You can’t build a small-government movement on the backs of people you think are welfare cheats
he white American underclass is in thrall to a vicious, selfish culture whose main products are misery and used heroin needles,” Kevin D. Williamson wrote recently in The National Review, the stalwart voice of the right for more than 60 years.
The conservative intelligentsia — the collection of free traders, tax cutters and government shrinkers who have dictated the Republican Party’s agenda since the Eighties — have had it with the losers of globalization who make up a significant portion of the party’s base: the white males of modest education who have been most full-throated in their support of Donald Trump.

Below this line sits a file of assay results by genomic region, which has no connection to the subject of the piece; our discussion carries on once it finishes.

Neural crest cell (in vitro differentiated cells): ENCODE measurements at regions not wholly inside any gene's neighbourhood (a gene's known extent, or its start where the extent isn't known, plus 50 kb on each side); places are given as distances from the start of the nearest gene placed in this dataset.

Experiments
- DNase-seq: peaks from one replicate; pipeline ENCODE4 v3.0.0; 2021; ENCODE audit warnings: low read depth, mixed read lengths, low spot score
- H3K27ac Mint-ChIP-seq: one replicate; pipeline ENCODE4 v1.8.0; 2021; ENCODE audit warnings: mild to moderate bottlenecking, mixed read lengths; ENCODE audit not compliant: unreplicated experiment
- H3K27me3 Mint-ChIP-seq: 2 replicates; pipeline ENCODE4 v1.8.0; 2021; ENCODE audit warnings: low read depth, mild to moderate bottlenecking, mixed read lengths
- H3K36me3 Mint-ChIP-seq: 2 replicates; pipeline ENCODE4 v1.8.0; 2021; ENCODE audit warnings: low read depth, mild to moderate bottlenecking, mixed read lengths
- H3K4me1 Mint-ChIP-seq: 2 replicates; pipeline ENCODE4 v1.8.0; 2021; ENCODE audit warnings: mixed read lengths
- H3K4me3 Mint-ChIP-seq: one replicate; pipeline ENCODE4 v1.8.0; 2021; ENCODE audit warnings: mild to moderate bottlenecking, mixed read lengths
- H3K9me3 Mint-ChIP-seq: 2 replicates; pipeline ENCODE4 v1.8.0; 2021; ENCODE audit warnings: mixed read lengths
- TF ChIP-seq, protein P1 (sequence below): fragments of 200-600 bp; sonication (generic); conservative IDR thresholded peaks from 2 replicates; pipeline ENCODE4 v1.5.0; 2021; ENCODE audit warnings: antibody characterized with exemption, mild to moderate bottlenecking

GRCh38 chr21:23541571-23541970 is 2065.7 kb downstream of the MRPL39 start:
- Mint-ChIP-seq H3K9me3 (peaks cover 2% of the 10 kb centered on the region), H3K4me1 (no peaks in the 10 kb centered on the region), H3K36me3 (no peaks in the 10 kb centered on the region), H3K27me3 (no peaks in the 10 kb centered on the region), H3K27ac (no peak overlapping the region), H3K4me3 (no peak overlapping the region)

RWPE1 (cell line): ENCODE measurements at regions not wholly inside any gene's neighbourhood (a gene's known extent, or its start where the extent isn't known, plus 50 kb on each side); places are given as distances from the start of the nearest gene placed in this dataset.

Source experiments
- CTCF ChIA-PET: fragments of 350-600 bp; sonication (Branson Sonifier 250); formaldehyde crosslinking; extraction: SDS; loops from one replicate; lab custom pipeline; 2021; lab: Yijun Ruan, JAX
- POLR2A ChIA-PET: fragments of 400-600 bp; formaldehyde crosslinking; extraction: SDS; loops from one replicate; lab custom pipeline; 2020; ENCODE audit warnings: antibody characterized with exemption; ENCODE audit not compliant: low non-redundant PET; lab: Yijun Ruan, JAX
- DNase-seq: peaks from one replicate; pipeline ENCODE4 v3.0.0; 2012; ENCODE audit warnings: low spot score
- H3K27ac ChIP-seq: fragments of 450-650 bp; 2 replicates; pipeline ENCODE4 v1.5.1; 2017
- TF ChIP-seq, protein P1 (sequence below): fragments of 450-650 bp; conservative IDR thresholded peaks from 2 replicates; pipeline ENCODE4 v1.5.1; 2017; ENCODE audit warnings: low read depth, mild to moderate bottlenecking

In the mainstream organs like the op-ed pages of The New York Times or the editorials of The Wall Street Journal, right-wing columnists might support using the Republican convention process to deny Trump the nomination, but they discuss it in language that offers some respect to the legitimate anger of Trump’s supporters. Last week, David Brooks tried to play nice, writing, “Well, some respect is in order. Trump voters are a coalition of the dispossessed. They have suffered lost jobs, lost wages, lost dreams.”
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